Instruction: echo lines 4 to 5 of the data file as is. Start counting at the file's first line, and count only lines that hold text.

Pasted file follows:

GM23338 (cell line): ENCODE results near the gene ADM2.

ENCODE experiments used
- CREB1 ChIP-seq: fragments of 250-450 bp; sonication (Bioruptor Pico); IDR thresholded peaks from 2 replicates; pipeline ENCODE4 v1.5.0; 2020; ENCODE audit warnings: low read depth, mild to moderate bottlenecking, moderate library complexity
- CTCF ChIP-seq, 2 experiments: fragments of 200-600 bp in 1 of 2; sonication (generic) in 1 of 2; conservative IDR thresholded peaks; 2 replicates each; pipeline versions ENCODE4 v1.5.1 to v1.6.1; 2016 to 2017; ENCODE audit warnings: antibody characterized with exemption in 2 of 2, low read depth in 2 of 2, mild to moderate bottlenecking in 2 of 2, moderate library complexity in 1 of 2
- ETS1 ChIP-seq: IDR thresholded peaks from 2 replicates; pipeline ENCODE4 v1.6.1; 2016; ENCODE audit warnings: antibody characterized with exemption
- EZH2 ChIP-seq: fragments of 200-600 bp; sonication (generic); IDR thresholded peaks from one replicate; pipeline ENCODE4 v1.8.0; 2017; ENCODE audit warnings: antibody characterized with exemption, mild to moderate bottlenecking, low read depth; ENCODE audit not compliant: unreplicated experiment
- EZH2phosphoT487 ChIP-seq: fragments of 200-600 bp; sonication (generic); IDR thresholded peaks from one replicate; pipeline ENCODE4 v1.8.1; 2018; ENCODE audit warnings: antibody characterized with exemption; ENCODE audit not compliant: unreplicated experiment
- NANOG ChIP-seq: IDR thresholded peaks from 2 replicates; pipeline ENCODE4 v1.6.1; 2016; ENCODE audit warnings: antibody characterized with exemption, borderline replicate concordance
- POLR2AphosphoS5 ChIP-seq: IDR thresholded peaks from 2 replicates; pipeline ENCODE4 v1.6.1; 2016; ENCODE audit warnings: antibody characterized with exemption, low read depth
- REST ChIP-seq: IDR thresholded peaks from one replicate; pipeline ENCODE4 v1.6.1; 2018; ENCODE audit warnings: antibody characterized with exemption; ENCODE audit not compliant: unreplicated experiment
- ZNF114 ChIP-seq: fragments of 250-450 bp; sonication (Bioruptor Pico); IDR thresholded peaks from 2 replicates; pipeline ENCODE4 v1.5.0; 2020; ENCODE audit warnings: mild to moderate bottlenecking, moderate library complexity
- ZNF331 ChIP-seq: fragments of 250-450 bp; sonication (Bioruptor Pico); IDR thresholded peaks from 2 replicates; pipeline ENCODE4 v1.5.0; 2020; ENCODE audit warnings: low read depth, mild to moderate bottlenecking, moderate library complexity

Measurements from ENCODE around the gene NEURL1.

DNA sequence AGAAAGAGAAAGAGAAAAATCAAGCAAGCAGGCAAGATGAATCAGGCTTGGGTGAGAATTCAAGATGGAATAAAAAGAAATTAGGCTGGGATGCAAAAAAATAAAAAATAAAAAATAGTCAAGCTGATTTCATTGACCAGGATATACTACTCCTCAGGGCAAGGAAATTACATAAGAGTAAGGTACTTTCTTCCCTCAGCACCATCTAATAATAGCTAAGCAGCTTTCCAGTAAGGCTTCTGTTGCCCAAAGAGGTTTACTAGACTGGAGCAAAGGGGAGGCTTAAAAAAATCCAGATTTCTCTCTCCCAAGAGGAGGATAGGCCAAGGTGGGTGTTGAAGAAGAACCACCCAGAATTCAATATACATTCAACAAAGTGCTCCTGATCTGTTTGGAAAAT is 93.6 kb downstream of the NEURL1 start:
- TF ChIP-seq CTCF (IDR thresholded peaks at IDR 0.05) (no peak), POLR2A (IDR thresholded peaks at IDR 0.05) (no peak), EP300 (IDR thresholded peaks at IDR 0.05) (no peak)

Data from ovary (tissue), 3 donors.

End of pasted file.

- CTCF ChIP-seq, 2 experiments: fragments of 200-600 bp in 1 of 2; sonication (generic) in 1 of 2; conservative IDR thresholded peaks; 2 replicates each; pipeline versions ENCODE4 v1.5.1 to v1.6.1; 2016 to 2017; ENCODE audit warnings: antibody characterized with exemption in 2 of 2, low read depth in 2 of 2, mild to moderate bottlenecking in 2 of 2, moderate library complexity in 1 of 2
- ETS1 ChIP-seq: IDR thresholded peaks from 2 replicates; pipeline ENCODE4 v1.6.1; 2016; ENCODE audit warnings: antibody characterized with exemption